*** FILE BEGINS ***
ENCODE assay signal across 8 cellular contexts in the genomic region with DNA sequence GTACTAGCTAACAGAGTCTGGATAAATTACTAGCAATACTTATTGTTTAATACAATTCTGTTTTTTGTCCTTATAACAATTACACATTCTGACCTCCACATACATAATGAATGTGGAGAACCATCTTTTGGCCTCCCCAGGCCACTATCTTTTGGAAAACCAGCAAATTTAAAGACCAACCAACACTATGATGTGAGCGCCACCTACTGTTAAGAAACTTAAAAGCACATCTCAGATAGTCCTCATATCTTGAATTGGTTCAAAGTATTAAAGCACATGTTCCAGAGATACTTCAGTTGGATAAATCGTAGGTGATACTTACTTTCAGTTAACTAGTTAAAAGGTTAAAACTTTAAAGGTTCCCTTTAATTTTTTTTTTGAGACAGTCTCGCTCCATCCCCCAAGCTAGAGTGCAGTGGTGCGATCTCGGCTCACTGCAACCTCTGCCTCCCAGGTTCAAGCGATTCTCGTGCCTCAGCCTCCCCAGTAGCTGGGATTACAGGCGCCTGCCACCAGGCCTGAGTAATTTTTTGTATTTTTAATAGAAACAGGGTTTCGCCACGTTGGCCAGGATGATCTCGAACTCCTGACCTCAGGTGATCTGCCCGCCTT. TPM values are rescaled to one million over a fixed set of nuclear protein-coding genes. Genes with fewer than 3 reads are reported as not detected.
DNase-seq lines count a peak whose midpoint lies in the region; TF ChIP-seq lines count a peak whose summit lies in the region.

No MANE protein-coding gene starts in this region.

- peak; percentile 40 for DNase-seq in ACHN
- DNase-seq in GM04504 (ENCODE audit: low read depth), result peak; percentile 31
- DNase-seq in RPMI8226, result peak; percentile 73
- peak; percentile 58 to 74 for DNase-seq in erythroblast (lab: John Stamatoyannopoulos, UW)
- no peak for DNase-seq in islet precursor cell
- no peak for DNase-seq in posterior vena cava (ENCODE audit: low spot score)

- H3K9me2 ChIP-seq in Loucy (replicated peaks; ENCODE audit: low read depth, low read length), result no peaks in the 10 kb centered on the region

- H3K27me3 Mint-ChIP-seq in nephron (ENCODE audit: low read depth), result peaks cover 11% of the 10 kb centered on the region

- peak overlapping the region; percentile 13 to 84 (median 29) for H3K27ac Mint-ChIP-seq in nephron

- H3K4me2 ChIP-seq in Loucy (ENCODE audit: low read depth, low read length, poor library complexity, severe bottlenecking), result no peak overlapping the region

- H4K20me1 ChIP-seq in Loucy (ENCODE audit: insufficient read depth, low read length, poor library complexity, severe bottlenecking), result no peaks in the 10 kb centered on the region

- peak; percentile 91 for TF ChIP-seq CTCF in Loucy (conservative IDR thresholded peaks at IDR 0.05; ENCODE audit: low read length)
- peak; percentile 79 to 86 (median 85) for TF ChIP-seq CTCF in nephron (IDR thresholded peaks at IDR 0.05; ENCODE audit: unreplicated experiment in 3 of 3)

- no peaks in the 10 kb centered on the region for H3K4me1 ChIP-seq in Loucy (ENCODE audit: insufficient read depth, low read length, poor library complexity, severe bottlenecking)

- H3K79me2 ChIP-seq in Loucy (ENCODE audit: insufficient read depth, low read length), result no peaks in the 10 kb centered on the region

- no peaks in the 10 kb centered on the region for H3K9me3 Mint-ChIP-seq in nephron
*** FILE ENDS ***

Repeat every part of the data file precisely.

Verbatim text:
ENCODE assay signal across 8 cellular contexts in the genomic region with DNA sequence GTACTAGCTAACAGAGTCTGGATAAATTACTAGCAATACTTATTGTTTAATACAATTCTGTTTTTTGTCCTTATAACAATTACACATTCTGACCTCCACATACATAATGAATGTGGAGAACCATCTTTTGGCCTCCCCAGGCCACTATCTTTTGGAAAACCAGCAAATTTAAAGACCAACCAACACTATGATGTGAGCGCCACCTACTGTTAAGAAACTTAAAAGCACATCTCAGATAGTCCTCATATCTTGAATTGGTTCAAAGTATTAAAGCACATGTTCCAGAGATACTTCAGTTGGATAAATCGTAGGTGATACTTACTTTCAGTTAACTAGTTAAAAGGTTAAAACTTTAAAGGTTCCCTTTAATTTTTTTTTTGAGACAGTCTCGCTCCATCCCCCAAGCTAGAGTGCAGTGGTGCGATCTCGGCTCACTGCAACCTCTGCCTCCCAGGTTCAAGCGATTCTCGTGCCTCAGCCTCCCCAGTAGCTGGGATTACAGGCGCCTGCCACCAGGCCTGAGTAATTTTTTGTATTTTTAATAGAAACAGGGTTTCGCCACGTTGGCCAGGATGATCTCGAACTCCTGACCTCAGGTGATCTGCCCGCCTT. TPM values are rescaled to one million over a fixed set of nuclear protein-coding genes. Genes with fewer than 3 reads are reported as not detected.
DNase-seq lines count a peak whose midpoint lies in the region; TF ChIP-seq lines count a peak whose summit lies in the region.

No MANE protein-coding gene starts in this region.

- peak; percentile 40 for DNase-seq in ACHN
- DNase-seq in GM04504 (ENCODE audit: low read depth), result peak; percentile 31
- DNase-seq in RPMI8226, result peak; percentile 73
- peak; percentile 58 to 74 for DNase-seq in erythroblast (lab: John Stamatoyannopoulos, UW)
- no peak for DNase-seq in islet precursor cell
- no peak for DNase-seq in posterior vena cava (ENCODE audit: low spot score)

- H3K9me2 ChIP-seq in Loucy (replicated peaks; ENCODE audit: low read depth, low read length), result no peaks in the 10 kb centered on the region

- H3K27me3 Mint-ChIP-seq in nephron (ENCODE audit: low read depth), result peaks cover 11% of the 10 kb centered on the region

- peak overlapping the region; percentile 13 to 84 (median 29) for H3K27ac Mint-ChIP-seq in nephron

- H3K4me2 ChIP-seq in Loucy (ENCODE audit: low read depth, low read length, poor library complexity, severe bottlenecking), result no peak overlapping the region

- H4K20me1 ChIP-seq in Loucy (ENCODE audit: insufficient read depth, low read length, poor library complexity, severe bottlenecking), result no peaks in the 10 kb centered on the region

- peak; percentile 91 for TF ChIP-seq CTCF in Loucy (conservative IDR thresholded peaks at IDR 0.05; ENCODE audit: low read length)
- peak; percentile 79 to 86 (median 85) for TF ChIP-seq CTCF in nephron (IDR thresholded peaks at IDR 0.05; ENCODE audit: unreplicated experiment in 3 of 3)

- no peaks in the 10 kb centered on the region for H3K4me1 ChIP-seq in Loucy (ENCODE audit: insufficient read depth, low read length, poor library complexity, severe bottlenecking)

- H3K79me2 ChIP-seq in Loucy (ENCODE audit: insufficient read depth, low read length), result no peaks in the 10 kb centered on the region

- no peaks in the 10 kb centered on the region for H3K9me3 Mint-ChIP-seq in nephron